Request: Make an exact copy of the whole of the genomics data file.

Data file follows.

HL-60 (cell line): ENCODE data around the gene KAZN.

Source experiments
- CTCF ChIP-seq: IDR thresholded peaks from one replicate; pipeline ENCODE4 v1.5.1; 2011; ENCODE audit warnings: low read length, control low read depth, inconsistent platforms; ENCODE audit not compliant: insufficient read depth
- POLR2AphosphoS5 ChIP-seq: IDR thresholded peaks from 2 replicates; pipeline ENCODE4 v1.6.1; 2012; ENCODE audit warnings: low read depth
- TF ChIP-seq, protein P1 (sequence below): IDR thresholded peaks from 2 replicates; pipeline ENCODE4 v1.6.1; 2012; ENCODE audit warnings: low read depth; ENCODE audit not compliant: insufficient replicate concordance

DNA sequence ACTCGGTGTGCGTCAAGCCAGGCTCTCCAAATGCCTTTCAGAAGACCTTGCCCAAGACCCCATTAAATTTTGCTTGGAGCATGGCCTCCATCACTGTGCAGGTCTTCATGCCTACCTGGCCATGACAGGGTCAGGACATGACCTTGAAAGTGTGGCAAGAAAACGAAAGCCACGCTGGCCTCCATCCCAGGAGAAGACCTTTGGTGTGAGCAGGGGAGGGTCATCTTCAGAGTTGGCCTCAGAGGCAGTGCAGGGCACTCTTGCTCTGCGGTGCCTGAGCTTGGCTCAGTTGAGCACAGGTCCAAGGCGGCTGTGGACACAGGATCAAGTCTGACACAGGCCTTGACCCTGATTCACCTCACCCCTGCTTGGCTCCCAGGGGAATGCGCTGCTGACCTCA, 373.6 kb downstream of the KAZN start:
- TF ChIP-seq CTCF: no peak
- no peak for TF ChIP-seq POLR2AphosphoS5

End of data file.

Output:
HL-60 (cell line): ENCODE data around the gene KAZN.

Source experiments
- CTCF ChIP-seq: IDR thresholded peaks from one replicate; pipeline ENCODE4 v1.5.1; 2011; ENCODE audit warnings: low read length, control low read depth, inconsistent platforms; ENCODE audit not compliant: insufficient read depth
- POLR2AphosphoS5 ChIP-seq: IDR thresholded peaks from 2 replicates; pipeline ENCODE4 v1.6.1; 2012; ENCODE audit warnings: low read depth
- TF ChIP-seq, protein P1 (sequence below): IDR thresholded peaks from 2 replicates; pipeline ENCODE4 v1.6.1; 2012; ENCODE audit warnings: low read depth; ENCODE audit not compliant: insufficient replicate concordance

DNA sequence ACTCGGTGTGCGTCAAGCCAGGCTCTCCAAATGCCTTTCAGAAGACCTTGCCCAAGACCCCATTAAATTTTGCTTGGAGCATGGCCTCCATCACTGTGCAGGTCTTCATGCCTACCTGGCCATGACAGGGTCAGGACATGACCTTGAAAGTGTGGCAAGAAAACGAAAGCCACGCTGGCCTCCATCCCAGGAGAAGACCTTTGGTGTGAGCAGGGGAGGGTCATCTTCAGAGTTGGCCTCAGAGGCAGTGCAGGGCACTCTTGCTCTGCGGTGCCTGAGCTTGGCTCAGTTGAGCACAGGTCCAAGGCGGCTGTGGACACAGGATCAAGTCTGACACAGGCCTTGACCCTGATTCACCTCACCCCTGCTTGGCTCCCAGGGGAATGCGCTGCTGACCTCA, 373.6 kb downstream of the KAZN start:
- TF ChIP-seq CTCF: no peak
- no peak for TF ChIP-seq POLR2AphosphoS5